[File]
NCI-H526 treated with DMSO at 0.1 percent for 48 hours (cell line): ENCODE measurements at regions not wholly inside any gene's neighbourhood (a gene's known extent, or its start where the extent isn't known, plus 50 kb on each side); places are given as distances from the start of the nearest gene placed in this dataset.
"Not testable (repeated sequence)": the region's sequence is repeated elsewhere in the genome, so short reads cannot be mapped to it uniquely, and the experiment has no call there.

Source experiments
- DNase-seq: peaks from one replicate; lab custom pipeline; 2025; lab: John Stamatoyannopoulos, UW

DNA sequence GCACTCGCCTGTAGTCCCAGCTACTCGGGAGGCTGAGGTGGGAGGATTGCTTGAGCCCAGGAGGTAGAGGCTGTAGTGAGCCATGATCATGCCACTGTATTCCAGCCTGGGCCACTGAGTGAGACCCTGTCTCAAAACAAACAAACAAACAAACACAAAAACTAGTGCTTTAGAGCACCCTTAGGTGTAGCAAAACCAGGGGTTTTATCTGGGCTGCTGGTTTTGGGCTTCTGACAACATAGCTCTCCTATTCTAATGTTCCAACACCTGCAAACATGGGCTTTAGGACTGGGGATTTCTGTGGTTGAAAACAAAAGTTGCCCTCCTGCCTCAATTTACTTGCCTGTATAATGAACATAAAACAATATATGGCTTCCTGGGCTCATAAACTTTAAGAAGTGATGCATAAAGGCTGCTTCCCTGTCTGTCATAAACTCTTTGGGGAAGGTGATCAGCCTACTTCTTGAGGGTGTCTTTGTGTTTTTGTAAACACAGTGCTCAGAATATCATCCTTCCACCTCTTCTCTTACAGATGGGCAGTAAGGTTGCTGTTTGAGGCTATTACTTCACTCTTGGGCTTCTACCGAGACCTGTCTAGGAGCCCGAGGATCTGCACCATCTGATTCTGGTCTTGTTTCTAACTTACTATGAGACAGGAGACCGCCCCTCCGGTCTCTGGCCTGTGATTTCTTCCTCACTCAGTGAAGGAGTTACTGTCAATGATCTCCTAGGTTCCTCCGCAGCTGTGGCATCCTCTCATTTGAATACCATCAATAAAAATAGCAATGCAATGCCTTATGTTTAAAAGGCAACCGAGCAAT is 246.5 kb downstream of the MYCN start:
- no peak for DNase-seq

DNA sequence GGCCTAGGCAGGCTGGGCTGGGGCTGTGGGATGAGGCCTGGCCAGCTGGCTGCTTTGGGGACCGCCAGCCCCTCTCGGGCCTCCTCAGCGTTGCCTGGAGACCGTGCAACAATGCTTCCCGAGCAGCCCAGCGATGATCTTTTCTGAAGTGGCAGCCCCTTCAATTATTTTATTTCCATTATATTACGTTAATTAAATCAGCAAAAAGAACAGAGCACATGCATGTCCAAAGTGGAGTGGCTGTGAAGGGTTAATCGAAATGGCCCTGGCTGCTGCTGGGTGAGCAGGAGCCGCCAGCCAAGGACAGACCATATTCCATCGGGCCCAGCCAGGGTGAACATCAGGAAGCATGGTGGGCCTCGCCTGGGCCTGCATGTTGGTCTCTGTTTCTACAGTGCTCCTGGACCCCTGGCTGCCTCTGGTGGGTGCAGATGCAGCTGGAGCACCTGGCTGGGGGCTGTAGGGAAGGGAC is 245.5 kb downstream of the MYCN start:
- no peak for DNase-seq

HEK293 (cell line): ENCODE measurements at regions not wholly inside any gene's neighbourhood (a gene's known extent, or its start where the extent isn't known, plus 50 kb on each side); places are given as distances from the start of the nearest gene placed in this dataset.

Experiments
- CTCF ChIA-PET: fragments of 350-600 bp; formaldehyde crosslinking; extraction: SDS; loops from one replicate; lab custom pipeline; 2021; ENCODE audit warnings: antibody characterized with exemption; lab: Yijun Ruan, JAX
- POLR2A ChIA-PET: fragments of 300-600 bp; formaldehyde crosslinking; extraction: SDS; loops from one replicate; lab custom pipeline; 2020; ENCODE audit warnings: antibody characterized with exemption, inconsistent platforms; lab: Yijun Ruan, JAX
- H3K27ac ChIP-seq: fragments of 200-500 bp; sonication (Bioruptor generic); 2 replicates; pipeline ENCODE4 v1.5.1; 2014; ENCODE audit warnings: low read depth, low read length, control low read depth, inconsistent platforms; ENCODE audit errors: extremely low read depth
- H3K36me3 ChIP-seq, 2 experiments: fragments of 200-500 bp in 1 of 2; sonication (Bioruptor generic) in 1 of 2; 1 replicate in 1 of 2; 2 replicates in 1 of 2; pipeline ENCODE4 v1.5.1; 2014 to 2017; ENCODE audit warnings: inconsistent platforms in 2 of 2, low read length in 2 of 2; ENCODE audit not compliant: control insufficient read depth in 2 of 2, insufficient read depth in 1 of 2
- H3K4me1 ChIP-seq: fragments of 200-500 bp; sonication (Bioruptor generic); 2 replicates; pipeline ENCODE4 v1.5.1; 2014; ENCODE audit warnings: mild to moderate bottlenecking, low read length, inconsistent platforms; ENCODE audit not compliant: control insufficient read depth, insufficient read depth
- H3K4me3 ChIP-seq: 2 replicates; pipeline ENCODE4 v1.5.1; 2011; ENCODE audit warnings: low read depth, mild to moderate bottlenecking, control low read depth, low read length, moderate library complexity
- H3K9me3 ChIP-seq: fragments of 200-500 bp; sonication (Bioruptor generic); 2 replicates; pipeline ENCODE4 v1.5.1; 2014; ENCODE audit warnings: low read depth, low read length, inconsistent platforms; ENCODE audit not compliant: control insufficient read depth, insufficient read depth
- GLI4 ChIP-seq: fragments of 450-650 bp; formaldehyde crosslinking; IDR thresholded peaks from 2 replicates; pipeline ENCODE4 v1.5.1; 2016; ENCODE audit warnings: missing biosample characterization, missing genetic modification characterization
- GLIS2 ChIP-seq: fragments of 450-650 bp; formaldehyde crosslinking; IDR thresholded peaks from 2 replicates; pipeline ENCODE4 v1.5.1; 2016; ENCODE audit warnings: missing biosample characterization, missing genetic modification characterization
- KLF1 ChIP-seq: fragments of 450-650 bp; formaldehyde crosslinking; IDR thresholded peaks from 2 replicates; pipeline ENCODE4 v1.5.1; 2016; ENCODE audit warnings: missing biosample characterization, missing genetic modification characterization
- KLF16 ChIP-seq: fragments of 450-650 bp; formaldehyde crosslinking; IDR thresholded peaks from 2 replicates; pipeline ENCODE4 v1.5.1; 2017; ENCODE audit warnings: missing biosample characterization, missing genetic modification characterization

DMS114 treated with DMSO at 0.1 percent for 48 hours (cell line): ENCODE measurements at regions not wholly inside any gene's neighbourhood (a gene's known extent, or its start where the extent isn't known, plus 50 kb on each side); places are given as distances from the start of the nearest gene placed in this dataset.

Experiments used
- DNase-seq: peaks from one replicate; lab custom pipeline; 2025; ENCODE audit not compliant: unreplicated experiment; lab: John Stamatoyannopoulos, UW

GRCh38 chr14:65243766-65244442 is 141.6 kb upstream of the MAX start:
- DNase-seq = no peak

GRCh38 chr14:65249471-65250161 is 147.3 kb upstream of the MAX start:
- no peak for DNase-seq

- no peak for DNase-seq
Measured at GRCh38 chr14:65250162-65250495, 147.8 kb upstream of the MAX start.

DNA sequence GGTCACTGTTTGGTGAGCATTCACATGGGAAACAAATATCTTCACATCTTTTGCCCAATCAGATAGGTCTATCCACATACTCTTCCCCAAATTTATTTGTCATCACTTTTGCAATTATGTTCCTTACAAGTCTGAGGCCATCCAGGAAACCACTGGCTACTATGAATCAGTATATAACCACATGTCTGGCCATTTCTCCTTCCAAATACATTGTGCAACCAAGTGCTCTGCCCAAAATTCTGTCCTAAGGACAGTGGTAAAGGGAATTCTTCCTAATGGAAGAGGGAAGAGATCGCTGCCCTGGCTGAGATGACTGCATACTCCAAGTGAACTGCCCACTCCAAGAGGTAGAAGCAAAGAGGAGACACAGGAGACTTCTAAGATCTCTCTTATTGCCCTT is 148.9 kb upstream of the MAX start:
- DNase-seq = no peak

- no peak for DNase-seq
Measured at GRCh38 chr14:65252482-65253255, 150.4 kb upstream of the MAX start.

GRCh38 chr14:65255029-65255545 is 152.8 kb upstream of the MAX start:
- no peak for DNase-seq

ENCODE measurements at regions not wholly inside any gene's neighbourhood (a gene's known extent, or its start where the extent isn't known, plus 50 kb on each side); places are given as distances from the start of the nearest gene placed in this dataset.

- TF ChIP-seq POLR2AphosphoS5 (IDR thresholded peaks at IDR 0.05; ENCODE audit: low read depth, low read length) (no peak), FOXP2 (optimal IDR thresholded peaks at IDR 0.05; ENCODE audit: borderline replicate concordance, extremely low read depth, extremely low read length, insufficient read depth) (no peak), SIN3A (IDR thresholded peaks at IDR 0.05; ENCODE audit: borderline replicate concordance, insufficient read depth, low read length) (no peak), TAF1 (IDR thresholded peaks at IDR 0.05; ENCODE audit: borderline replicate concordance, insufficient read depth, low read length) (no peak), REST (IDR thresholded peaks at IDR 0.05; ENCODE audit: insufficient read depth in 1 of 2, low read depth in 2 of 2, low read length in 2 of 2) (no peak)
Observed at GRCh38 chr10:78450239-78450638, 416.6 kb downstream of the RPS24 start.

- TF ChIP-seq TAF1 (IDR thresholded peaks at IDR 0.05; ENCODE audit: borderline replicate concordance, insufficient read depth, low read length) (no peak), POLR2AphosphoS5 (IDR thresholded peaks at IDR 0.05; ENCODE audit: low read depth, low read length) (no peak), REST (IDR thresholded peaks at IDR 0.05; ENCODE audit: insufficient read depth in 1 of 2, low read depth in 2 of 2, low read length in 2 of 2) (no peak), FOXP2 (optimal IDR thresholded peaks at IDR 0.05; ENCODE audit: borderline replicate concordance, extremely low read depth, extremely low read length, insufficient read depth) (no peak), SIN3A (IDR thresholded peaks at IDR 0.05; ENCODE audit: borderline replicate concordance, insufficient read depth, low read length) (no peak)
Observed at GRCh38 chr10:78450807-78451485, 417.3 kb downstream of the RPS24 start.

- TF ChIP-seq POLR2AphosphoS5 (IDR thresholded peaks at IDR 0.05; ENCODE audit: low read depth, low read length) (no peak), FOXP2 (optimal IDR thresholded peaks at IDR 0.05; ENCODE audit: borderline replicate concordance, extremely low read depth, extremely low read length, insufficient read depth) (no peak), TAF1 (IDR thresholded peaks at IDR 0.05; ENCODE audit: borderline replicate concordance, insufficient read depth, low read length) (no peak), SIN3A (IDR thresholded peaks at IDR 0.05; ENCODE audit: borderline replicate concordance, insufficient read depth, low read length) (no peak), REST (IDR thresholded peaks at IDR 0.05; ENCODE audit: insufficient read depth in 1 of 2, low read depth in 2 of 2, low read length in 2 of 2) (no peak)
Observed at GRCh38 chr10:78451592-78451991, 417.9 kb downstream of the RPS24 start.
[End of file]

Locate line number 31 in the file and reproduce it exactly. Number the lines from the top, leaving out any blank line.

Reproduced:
DNA sequence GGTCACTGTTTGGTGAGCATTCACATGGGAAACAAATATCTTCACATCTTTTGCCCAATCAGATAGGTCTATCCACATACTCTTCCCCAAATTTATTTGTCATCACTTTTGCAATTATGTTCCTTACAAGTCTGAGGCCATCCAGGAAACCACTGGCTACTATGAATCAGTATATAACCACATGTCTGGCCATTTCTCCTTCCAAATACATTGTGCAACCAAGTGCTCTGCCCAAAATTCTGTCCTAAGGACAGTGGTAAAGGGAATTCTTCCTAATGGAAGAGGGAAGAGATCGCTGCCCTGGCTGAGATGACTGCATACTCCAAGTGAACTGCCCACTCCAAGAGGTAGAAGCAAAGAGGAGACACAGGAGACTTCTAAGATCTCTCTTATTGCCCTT is 148.9 kb upstream of the MAX start: